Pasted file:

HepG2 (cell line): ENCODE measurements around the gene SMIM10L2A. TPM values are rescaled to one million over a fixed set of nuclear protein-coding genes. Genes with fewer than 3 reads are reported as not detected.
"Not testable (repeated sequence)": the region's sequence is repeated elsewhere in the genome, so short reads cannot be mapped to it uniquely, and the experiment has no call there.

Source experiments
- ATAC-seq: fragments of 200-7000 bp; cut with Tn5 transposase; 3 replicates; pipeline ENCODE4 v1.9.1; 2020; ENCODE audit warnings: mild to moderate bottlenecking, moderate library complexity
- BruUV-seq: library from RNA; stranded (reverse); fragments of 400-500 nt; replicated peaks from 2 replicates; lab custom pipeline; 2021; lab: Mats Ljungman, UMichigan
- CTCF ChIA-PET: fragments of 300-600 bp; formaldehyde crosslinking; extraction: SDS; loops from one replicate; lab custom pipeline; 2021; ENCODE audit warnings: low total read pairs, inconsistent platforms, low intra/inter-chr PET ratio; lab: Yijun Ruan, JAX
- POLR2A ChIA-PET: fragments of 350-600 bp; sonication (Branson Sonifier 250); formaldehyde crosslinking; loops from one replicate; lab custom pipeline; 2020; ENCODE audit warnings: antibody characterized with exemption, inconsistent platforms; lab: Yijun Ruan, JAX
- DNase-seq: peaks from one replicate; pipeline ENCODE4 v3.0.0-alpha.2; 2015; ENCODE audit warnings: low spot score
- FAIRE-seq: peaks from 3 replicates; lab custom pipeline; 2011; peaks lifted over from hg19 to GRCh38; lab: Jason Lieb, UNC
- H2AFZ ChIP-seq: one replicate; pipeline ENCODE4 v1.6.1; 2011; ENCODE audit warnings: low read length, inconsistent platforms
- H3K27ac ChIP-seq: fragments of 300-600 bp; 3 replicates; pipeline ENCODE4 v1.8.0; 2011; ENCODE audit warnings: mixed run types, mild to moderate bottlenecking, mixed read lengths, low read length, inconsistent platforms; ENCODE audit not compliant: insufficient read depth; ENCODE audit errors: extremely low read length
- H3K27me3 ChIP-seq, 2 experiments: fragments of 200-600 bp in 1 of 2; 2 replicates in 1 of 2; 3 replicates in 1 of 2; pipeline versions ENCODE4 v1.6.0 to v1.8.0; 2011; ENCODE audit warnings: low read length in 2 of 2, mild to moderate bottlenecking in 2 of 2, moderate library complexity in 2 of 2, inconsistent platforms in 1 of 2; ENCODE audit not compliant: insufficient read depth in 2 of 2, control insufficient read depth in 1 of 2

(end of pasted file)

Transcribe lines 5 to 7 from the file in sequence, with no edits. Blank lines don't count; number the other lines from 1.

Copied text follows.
- BruUV-seq: library from RNA; stranded (reverse); fragments of 400-500 nt; replicated peaks from 2 replicates; lab custom pipeline; 2021; lab: Mats Ljungman, UMichigan
- CTCF ChIA-PET: fragments of 300-600 bp; formaldehyde crosslinking; extraction: SDS; loops from one replicate; lab custom pipeline; 2021; ENCODE audit warnings: low total read pairs, inconsistent platforms, low intra/inter-chr PET ratio; lab: Yijun Ruan, JAX
- POLR2A ChIA-PET: fragments of 350-600 bp; sonication (Branson Sonifier 250); formaldehyde crosslinking; loops from one replicate; lab custom pipeline; 2020; ENCODE audit warnings: antibody characterized with exemption, inconsistent platforms; lab: Yijun Ruan, JAX